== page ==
Lucas Nathan About Jerry Paper, His Music, and Human Nature
His musical musings about the complicated existence of human beings.
Words by Whiteboard Journal
Text: Wintang Warastri
Lucas Nathan, the man behind the performer Jerry Paper is out to figure out the balance between real life and fiction. His background in religion philosophy and music sociology shaped his interests – along with it, his music – into works which consistently explores the depths of human life and its complicated nature, such as his latest album “Like A Baby” with existentialism as a theme. Applying the division of his two personas simply between onstage and offstage, Lucas speaks more grounded than Jerry sounds. We sat down with him a couple of hours before he’s playing at Rossi Musik as part of his Asian tour, learning more about both figures and the music that ties them together.
On your Spotify profile, it is stated that “Lucas Nathan is the host body for the interdimensional being and experimental pop musician known as Jerry Paper.” Where does Lucas end and Jerry begin?
Pretty much the dividing line is onstage – offstage. So offstage, I’m Lucas.
So I should address you as Lucas now?
Yeah! And then when I’m onstage, I’m Jerry. I think it’s kind of like wearing a mask of myself helps me to be more honest onstage and let loose and be more free. Maybe this is a bad analogy, but this is coming into my mind right now, that it’s like loosening a faucet. I feel kind of more wound up in my normal life, and then when I’m performing I’m loosening a faucet, where I’m kind of able to just flow and don’t think about it in the same way that I think about it when I’m in normal life.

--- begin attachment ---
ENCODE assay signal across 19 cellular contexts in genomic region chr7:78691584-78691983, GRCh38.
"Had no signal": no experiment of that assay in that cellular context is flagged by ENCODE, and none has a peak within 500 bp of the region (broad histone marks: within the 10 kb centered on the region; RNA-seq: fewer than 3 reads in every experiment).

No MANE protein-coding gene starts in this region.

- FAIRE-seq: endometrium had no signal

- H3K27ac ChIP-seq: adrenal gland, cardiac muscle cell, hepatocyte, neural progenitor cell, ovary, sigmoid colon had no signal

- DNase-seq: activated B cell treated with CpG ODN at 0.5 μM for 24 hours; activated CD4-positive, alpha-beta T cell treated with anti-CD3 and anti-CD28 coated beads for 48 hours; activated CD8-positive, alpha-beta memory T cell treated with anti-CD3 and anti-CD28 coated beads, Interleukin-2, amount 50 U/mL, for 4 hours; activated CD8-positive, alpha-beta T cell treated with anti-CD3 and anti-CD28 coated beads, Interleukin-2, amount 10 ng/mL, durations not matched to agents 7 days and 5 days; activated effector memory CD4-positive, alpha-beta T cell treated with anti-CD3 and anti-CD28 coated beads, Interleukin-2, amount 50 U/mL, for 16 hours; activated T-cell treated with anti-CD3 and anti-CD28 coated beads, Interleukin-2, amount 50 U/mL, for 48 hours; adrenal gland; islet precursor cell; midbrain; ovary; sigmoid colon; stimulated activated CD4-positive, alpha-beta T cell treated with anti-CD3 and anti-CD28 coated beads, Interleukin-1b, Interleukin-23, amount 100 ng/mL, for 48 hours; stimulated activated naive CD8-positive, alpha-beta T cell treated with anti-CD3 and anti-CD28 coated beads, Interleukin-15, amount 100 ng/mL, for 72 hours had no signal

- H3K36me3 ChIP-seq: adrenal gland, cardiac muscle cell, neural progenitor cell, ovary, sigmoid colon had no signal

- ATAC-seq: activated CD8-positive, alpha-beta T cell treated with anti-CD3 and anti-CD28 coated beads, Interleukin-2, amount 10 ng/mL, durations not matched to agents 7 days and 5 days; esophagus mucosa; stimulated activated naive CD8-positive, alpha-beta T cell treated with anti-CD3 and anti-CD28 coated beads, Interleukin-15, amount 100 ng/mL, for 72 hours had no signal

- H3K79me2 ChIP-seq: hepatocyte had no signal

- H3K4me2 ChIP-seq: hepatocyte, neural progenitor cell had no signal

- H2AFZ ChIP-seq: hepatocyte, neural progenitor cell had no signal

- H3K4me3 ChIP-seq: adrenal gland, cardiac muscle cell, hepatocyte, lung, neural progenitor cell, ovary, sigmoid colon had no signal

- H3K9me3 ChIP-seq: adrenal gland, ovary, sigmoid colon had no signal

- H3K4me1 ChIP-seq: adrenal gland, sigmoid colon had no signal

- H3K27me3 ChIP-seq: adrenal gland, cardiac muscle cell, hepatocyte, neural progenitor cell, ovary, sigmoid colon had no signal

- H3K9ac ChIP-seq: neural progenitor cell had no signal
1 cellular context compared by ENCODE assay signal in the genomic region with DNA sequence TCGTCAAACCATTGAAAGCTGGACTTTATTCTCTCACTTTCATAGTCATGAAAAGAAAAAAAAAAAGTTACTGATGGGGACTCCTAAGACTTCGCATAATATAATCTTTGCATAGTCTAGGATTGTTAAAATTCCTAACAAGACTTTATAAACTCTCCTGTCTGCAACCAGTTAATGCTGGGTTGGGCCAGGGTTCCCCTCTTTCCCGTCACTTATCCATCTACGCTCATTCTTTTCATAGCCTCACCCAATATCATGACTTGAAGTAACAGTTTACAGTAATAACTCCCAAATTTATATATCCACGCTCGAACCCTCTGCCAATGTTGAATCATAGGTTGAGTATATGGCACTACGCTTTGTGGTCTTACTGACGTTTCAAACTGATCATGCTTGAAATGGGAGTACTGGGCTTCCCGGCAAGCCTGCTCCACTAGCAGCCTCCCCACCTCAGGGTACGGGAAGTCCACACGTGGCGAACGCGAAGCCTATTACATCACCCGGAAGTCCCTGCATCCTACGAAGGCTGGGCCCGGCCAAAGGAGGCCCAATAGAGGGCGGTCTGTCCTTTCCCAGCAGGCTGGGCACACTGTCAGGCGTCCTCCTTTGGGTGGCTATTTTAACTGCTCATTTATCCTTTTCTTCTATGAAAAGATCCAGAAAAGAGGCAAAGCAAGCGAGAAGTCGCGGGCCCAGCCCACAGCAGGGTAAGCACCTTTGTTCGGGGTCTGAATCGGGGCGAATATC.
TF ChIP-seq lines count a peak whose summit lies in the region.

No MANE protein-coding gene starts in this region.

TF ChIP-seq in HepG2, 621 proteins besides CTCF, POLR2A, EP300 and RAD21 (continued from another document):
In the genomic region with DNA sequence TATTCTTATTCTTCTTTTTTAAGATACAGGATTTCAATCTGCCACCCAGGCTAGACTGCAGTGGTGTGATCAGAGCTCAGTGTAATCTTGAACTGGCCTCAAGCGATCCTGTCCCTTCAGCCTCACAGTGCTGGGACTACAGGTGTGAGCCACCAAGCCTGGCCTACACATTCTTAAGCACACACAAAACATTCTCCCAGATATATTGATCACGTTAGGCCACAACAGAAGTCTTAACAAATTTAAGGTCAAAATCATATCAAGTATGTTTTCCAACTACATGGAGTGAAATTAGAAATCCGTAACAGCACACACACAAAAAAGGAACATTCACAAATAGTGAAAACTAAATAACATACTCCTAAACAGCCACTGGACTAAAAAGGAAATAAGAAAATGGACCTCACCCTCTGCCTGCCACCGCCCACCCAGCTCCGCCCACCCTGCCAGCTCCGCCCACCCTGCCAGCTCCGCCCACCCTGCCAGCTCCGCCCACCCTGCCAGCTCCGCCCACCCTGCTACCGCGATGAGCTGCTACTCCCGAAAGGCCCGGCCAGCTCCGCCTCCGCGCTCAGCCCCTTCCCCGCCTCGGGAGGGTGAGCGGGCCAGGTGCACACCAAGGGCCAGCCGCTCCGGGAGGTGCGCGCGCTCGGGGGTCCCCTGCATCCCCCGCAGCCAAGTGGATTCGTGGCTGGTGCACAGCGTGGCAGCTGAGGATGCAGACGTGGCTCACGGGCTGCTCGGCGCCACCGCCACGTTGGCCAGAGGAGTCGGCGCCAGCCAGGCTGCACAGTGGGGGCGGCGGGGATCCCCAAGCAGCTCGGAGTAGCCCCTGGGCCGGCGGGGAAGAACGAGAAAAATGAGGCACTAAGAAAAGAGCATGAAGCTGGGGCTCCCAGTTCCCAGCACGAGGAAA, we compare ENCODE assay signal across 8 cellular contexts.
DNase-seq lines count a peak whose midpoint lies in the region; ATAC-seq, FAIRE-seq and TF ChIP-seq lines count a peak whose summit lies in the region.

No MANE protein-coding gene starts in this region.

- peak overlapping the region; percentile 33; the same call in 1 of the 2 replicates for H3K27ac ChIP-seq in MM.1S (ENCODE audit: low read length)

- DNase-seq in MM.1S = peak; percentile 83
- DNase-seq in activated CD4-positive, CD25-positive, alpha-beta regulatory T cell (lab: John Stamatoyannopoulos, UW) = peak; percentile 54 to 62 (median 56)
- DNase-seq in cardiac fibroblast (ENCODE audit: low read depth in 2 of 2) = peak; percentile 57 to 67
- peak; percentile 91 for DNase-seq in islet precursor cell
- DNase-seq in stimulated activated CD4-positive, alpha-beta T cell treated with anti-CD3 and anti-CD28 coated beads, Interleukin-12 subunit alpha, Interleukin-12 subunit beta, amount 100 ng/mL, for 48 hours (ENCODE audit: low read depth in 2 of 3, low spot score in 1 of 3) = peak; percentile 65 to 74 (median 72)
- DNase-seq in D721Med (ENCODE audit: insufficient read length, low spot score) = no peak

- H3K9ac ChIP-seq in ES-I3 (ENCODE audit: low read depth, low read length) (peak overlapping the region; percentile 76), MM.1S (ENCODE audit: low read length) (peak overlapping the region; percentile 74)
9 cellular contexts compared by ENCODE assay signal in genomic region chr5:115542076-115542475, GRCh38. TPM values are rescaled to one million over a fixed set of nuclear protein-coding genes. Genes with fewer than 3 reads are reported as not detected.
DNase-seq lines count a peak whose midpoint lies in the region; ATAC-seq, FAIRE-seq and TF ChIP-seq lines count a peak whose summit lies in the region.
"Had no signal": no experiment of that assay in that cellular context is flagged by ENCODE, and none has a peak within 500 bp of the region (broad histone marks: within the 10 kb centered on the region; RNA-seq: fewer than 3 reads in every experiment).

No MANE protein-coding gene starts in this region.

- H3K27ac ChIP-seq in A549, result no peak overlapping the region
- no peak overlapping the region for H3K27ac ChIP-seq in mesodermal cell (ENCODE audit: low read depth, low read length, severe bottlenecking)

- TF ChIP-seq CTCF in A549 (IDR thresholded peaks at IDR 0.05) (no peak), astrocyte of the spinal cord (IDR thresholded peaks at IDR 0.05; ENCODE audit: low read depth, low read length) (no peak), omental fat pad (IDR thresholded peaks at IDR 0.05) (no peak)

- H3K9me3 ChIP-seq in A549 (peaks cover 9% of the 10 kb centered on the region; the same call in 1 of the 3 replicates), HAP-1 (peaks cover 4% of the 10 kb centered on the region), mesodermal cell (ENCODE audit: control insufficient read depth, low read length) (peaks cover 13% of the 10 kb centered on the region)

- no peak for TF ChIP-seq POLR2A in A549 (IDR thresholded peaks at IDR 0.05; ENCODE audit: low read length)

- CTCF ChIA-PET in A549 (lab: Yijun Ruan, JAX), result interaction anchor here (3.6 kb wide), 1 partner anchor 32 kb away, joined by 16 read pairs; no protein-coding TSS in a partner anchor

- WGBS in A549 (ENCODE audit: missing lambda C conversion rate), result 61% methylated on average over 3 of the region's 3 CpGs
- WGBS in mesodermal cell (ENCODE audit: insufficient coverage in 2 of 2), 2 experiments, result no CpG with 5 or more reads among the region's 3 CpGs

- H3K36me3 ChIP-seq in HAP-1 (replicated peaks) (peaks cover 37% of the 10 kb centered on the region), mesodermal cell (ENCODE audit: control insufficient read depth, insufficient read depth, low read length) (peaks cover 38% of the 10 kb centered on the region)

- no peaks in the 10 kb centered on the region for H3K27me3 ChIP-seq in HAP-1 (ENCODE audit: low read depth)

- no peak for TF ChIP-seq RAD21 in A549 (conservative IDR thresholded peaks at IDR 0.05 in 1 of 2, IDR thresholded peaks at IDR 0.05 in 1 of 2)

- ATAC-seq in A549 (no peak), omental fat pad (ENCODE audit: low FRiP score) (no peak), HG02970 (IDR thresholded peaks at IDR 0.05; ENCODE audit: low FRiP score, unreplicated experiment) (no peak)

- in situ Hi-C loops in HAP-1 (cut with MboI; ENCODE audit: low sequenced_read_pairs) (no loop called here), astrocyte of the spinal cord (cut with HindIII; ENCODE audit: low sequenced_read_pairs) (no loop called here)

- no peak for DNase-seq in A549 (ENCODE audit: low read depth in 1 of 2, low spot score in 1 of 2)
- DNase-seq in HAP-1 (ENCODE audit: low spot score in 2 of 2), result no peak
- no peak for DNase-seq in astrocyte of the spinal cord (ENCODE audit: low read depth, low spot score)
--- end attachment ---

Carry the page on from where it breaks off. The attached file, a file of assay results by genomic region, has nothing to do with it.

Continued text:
I was definitely really interested in the way mystical experiences and musical experiences are similar, just the lack of boundaries and lifting of the self and all the things that you have decided about yourself
You studied philosophy of religion and sociology of music during your college years. How do the two relate, also how do they influence your works so far?
Definitely less so now, but when I was younger it was very important to me. I was definitely really interested in the way mystical experiences and musical experiences are similar, just the lack of boundaries and lifting of the self and all the things that you have decided about yourself, and all of that disappears when you’re in the midst of music, like a deep musical experience, it is JUST that. It’s a direct experience, not so complicated as normal life. At least that’s what I was really interested in at the time when I was in college.
Your interest in religion and philosophy actually manifested to your work, especially with the Zonotope project and Diane Kensington Devotional Band. Can you share more about what are they and how did they happen?
I think at the time I was overthinking things, which is kind of the opposite of what I thought I was doing. I was just having fun making up stories, it was like a vehicle for my more abstract works, so more noisy things, more loop-based things, like very repetition heavy, kind of more challenging music to listen to. It was in my nature to just come up with stories and have fun, so I was just creating this world around the music.
You mentioned once in an interview, that “musical sounds act as symbols, but they carry information that can bypass linguistic processing.” Does the music matter/mean more than the lyrics, then, in your songs?
You know, I was interested in this idea of stripping away language from these things, but I think that that’s impossible now, so at the time I was just really interested in ambient music. Yeah, I feel like now I’m not overthinking it as much. And I do think of music – especially pop music like the kind of music that I make – those songs are grammatical, they have language in them even without words, there are symbols, they way the structure goes are very symbolic, they trigger things that we’re used to, it’s like this song is reminding us of all the other songs we’ve ever heard. So I think the idea that there’s some pure musical experience is actually a foolish idea that I was interested in, now I’m more okay with the fact that language is just a part of our world and there’s no way to experience the world without it.
Do you still use that approach now, with your current music?